After the boards, there is a length of the trail that contains large rocks and small boulders that you have to pass over. Dogs can handle it, especially healthy and fit pups, but I imagine this hike would not be fitting for elderly dogs or dogs with physical limitations. I would consider this trail to be of the moderate caliber. If you get the chance to hike Jordan Pond with your dog(s), just keep this in mind.
After the rocky area, the path ended up turning into a normal, easy trail. The rest of the journey was a breeze and we enjoyed the sun setting on our return back to the parking lot. We saw a beaver wading in the pond on our trek, which was super neat to see. By the end of the hike, the dogs were thoroughly tired and slept until we made it to our cabin.
Gallagher’s Travels: The Dog Friendly Cabin
We ended up making a reservation at one of the few dog friendly lodging areas in the region. We did not want to camp on this trip, so we lucked out when we happened upon Gallagher’s Travels. This company offers motels and dog friendly cabins. We had our own cabin with a king size bed, a kitchenette, and bathroom. We had a little porch out front and plenty of greenery for the dogs to do their business.
The best part of our cabin (other than it being a quick five minutes from Acadia) was that we only had to pay a mere $15 per dog, per night. The staff actually ended up charging us $25 total to give us a bit of a deal, which was amazing. Many other pet friendly hotels in the area charged $75+ per dog, per night. We were so happy to see that Gallagher’s Travels was more accommodating than nearby establishments. The owner of the company himself made a point to tell us that he does not believe in price gouging pet owners. It was a relief to find lodging with a company that shared our values.
59 Cottage: A Dog Friendly Restaurant
We totally lucked out when it came to finding dog friendly restaurants in Bar Harbor, Maine. After a full day hiking through Acadia, we wanted a quick pick when it came to grabbing dinner before bed. We discovered 59 Cottage, a dog friendly restaurant, only a short drive from our cabin.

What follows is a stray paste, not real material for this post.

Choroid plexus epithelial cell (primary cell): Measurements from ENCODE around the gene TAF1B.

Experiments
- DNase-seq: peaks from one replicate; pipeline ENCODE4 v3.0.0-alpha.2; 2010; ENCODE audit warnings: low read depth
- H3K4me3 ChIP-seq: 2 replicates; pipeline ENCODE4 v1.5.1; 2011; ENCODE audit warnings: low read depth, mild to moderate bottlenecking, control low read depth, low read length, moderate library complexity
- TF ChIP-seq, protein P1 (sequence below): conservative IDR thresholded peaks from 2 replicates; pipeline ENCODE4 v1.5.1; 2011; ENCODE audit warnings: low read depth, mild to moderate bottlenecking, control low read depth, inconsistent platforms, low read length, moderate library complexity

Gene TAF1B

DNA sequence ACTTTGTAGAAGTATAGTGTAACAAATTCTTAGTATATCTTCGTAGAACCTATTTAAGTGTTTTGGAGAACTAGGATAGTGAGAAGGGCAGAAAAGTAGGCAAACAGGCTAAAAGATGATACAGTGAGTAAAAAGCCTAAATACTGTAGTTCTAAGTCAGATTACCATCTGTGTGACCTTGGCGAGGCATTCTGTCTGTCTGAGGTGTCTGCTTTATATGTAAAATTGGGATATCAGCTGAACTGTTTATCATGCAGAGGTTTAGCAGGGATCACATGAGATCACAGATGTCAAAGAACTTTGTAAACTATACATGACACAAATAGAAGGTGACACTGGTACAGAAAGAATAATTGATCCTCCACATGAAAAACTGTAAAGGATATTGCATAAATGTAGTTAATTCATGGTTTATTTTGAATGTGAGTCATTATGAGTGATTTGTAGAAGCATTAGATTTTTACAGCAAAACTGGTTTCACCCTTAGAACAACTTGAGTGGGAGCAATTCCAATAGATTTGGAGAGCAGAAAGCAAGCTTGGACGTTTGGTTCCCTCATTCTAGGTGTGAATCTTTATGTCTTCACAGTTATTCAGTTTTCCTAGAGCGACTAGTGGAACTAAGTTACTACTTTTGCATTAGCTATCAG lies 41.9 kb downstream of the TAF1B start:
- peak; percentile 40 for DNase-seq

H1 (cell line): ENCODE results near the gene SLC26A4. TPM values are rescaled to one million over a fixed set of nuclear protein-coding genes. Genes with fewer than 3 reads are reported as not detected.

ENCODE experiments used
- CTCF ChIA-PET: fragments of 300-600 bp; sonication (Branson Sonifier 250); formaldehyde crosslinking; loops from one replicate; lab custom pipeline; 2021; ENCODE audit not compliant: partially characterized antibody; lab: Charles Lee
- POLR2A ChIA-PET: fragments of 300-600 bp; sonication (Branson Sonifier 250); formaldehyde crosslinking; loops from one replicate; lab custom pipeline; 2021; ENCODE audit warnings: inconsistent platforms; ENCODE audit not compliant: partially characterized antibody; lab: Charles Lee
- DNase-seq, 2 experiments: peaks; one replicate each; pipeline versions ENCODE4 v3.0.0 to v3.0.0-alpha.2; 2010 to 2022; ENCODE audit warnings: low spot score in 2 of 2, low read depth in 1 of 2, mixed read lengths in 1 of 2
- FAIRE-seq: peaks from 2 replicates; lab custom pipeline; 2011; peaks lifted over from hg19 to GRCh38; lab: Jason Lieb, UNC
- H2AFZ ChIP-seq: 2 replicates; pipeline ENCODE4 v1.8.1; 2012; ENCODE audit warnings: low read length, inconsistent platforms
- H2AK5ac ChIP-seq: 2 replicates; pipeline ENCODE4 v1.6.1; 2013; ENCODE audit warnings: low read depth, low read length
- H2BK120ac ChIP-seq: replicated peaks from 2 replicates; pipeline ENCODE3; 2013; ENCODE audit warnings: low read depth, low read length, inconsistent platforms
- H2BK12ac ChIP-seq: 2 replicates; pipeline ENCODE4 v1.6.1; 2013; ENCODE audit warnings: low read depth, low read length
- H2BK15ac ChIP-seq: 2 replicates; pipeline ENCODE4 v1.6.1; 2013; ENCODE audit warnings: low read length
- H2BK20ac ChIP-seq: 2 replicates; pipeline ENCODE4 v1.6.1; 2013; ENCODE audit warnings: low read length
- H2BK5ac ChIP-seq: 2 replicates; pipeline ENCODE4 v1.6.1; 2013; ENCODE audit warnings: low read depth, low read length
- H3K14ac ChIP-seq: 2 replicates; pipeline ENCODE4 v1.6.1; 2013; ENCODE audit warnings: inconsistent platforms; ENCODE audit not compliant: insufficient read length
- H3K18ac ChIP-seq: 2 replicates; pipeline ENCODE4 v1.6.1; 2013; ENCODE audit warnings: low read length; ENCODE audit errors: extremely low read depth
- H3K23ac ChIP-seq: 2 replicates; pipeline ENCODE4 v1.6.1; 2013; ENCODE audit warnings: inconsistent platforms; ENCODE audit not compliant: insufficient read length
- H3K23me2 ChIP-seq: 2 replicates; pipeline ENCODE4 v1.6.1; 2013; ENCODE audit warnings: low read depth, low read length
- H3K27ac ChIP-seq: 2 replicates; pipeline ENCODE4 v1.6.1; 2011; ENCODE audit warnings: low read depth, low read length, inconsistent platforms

59 Cottage boasts themselves on being dog friendly. They have a big sign out front of their building proclaiming dogs are part of the family. Their outdoor patio made the ideal setting to have dogs. When we called ahead to confirm our reservation, apparently the staff got ready for us and our two dogs. By the time we arrived, a table was ready for us with a little water bowl ready for Jax and Kai. It was such a nice touch having the restaurant staff so welcoming to not only us, but also our pets.
We enjoyed the food and the dog friendly service so much that we ended up eating at 59 Cottage again the following morning for breakfast!
Overall, our trip to Acadia was a blast. The dogs had the best time and we really enjoyed leaf peeping during peak season in Bar Harbor. It was great exercise for us and the dogs to get outside to hike and enjoy the fresh air. I definitely see us visiting Acadia with Jax and Kai again!
If you ever make it to Maine, be sure to visit Acadia during your trip!